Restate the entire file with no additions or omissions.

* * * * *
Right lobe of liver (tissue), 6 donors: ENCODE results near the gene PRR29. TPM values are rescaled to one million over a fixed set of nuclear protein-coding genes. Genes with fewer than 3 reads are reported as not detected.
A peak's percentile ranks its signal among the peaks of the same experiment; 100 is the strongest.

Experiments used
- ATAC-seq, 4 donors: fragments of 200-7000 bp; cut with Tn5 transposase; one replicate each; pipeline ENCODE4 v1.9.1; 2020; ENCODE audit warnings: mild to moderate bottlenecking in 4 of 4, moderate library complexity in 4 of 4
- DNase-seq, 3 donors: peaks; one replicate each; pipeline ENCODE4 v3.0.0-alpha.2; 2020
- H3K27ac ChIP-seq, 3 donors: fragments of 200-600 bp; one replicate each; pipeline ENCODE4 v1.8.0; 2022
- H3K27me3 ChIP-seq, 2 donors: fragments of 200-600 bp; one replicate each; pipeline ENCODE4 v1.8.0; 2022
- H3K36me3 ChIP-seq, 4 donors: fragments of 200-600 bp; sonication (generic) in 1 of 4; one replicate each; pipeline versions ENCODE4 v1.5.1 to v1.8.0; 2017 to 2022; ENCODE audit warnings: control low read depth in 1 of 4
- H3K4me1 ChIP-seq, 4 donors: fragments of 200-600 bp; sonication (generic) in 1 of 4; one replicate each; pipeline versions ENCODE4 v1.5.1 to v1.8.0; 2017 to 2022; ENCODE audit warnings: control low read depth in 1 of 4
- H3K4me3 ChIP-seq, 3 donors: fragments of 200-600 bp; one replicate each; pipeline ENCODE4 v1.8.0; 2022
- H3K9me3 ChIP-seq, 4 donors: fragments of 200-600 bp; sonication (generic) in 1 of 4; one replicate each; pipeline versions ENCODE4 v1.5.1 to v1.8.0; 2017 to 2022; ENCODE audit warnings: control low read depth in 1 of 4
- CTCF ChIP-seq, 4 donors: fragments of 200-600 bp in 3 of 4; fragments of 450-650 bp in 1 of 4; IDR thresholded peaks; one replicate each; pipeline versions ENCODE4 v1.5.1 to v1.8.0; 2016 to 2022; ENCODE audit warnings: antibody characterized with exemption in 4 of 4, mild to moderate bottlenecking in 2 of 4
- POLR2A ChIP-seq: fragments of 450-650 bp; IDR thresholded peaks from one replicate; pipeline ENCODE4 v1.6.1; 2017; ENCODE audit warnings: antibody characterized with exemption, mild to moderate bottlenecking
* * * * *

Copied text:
Right lobe of liver (tissue), 6 donors: ENCODE results near the gene PRR29. TPM values are rescaled to one million over a fixed set of nuclear protein-coding genes. Genes with fewer than 3 reads are reported as not detected.
A peak's percentile ranks its signal among the peaks of the same experiment; 100 is the strongest.

Experiments used
- ATAC-seq, 4 donors: fragments of 200-7000 bp; cut with Tn5 transposase; one replicate each; pipeline ENCODE4 v1.9.1; 2020; ENCODE audit warnings: mild to moderate bottlenecking in 4 of 4, moderate library complexity in 4 of 4
- DNase-seq, 3 donors: peaks; one replicate each; pipeline ENCODE4 v3.0.0-alpha.2; 2020
- H3K27ac ChIP-seq, 3 donors: fragments of 200-600 bp; one replicate each; pipeline ENCODE4 v1.8.0; 2022
- H3K27me3 ChIP-seq, 2 donors: fragments of 200-600 bp; one replicate each; pipeline ENCODE4 v1.8.0; 2022
- H3K36me3 ChIP-seq, 4 donors: fragments of 200-600 bp; sonication (generic) in 1 of 4; one replicate each; pipeline versions ENCODE4 v1.5.1 to v1.8.0; 2017 to 2022; ENCODE audit warnings: control low read depth in 1 of 4
- H3K4me1 ChIP-seq, 4 donors: fragments of 200-600 bp; sonication (generic) in 1 of 4; one replicate each; pipeline versions ENCODE4 v1.5.1 to v1.8.0; 2017 to 2022; ENCODE audit warnings: control low read depth in 1 of 4
- H3K4me3 ChIP-seq, 3 donors: fragments of 200-600 bp; one replicate each; pipeline ENCODE4 v1.8.0; 2022
- H3K9me3 ChIP-seq, 4 donors: fragments of 200-600 bp; sonication (generic) in 1 of 4; one replicate each; pipeline versions ENCODE4 v1.5.1 to v1.8.0; 2017 to 2022; ENCODE audit warnings: control low read depth in 1 of 4
- CTCF ChIP-seq, 4 donors: fragments of 200-600 bp in 3 of 4; fragments of 450-650 bp in 1 of 4; IDR thresholded peaks; one replicate each; pipeline versions ENCODE4 v1.5.1 to v1.8.0; 2016 to 2022; ENCODE audit warnings: antibody characterized with exemption in 4 of 4, mild to moderate bottlenecking in 2 of 4
- POLR2A ChIP-seq: fragments of 450-650 bp; IDR thresholded peaks from one replicate; pipeline ENCODE4 v1.6.1; 2017; ENCODE audit warnings: antibody characterized with exemption, mild to moderate bottlenecking